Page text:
Last Friday, when the whole sausage-fest fiasco was settling down and my paper on prophetic dicks was once again cleared to go ahead, I was asked by a friend: why I had posted on my blog the initial email message from the director of programs, Charlie Haws? Would it not have been better to take up the issue inside the Society, targeting key people, winning over the new administration (both John Kutsko and Charlie Haws are new to their jobs), instead of pissing them off? Surely that is a far better way to effect change.
The question forced me to think about why I had taken that approach, which had at the time seemed like the obvious thing to do. So this is my reply to that initial question.
To begin with, I never quite took what was happening seriously. But I did not ridicule or caricature the original message. In fact, I kept the whole business low-key: the content of the thing was enough. But the key issue is that I am not interested in bringing about change, since I simply don’t give a flying fuck as to what happens to the SBL. But do I not want to bring about change? Am I not a revolutionary in some sense?
Yes, I am and therefore I am not a reformer, wanting to bring about change from within. Too many bitter people spend their time in retirement cursing those with whom they worked, the institution they served with such faithfulness, the hopes they held for change. I think of the feminist biblical scholar who retired early on a tide of ill-will, leaving a phallo-centric system as entrenched as ever. Or of an old minister who was once my boss, wondering whether all he had done was useless since the church had since gone precisely in the direction he hoped it wouldn’t. Ihave been in both church and university: both institutions expect commitment and devotion to a vocation; both will spit you out and trample on you at a moment’s notice without any concern for your own wellbeing.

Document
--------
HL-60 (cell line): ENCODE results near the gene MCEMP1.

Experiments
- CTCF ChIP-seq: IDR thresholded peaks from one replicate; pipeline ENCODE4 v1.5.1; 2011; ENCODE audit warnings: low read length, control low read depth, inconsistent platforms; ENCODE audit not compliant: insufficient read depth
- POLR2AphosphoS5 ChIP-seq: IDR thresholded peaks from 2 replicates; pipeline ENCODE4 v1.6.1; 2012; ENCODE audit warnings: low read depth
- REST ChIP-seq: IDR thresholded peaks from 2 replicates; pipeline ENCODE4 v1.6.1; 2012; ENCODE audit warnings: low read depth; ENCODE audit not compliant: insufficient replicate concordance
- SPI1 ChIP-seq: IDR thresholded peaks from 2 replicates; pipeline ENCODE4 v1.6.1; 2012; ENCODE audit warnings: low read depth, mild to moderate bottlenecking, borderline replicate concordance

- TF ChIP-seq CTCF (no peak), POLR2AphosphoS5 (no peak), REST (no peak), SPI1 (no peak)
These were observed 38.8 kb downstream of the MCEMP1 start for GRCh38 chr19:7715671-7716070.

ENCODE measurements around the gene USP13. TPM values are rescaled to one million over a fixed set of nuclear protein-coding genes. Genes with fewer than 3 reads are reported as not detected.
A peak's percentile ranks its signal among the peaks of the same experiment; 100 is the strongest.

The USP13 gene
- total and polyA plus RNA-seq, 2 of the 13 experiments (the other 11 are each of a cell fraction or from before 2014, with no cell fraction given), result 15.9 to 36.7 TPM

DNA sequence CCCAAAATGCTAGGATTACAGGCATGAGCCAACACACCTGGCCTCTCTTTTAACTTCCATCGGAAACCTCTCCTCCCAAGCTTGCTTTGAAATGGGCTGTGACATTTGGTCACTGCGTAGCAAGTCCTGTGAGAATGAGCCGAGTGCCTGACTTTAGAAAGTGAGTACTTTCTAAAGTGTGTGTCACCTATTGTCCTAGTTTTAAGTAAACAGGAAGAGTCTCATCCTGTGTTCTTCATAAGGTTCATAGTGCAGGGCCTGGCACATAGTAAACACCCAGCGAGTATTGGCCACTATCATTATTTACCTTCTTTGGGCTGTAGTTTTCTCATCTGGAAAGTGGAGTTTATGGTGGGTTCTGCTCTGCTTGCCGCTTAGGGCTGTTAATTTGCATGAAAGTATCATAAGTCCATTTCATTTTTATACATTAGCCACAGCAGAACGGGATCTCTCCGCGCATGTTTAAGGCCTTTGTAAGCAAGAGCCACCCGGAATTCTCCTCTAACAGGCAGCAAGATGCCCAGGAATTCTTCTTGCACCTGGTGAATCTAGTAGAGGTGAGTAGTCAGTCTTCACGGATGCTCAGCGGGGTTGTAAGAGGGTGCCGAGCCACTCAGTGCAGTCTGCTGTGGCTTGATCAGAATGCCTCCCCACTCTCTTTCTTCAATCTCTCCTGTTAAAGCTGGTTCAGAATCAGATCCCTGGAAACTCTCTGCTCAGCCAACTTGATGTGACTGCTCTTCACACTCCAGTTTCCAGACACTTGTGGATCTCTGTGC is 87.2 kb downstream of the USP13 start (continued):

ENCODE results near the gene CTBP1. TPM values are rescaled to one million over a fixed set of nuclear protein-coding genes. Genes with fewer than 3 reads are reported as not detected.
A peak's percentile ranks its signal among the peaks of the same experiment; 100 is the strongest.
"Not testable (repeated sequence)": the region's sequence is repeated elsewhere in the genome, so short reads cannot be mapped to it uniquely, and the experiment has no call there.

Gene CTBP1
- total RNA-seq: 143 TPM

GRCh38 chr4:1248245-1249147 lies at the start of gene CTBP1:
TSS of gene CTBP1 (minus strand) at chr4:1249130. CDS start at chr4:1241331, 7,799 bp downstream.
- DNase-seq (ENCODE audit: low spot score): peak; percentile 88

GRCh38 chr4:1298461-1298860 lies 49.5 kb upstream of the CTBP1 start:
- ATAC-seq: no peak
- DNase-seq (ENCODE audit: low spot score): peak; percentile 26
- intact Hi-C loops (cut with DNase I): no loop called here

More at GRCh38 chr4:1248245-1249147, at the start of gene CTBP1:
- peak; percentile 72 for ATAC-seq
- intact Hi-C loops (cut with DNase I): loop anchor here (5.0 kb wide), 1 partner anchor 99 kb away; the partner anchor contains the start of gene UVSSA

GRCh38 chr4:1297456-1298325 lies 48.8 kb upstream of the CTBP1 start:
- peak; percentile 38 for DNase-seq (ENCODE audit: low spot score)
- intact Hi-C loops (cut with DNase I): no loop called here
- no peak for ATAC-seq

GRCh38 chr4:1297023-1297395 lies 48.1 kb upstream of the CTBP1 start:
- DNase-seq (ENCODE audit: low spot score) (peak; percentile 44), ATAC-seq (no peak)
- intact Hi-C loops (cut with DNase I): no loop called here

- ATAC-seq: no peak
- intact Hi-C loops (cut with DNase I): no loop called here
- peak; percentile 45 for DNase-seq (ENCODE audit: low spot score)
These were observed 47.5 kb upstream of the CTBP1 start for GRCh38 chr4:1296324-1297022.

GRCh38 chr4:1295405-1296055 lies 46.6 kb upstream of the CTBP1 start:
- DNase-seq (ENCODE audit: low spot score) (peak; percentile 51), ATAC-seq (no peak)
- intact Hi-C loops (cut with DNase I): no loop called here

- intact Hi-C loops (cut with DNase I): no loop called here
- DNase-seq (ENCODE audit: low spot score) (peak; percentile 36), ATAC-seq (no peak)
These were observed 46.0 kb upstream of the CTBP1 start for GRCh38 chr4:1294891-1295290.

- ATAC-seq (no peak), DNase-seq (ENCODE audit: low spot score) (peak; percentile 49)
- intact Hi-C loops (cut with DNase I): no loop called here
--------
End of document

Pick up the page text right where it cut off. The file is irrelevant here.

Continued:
So also the SBL, which behaves very much like a church – probably because most of its members belong to or have belonged to a church. Witness the increasing debate concerning a perceived conservative takeover, the crude and cruder arguments about critical or faith-based scholarship – they are simply the old ecclesial struggles between ‘liberals’ and ‘conservatives’ transposed into the SBL. For that reason they do not interest me.
The delicious paradox is that the SBL has been extremely important as one of the avenues for opening up opportunities, facilitating networks, publishing some of my work, enabling me to meet people I would not have met otherwise. I have been a chair of program units, worked in steering committees, sat on publishing boards. I appreciate that. But it is by no means my only location, I will certainly not waste my time pushing for reform, and I will not lose sleep over what happens to it.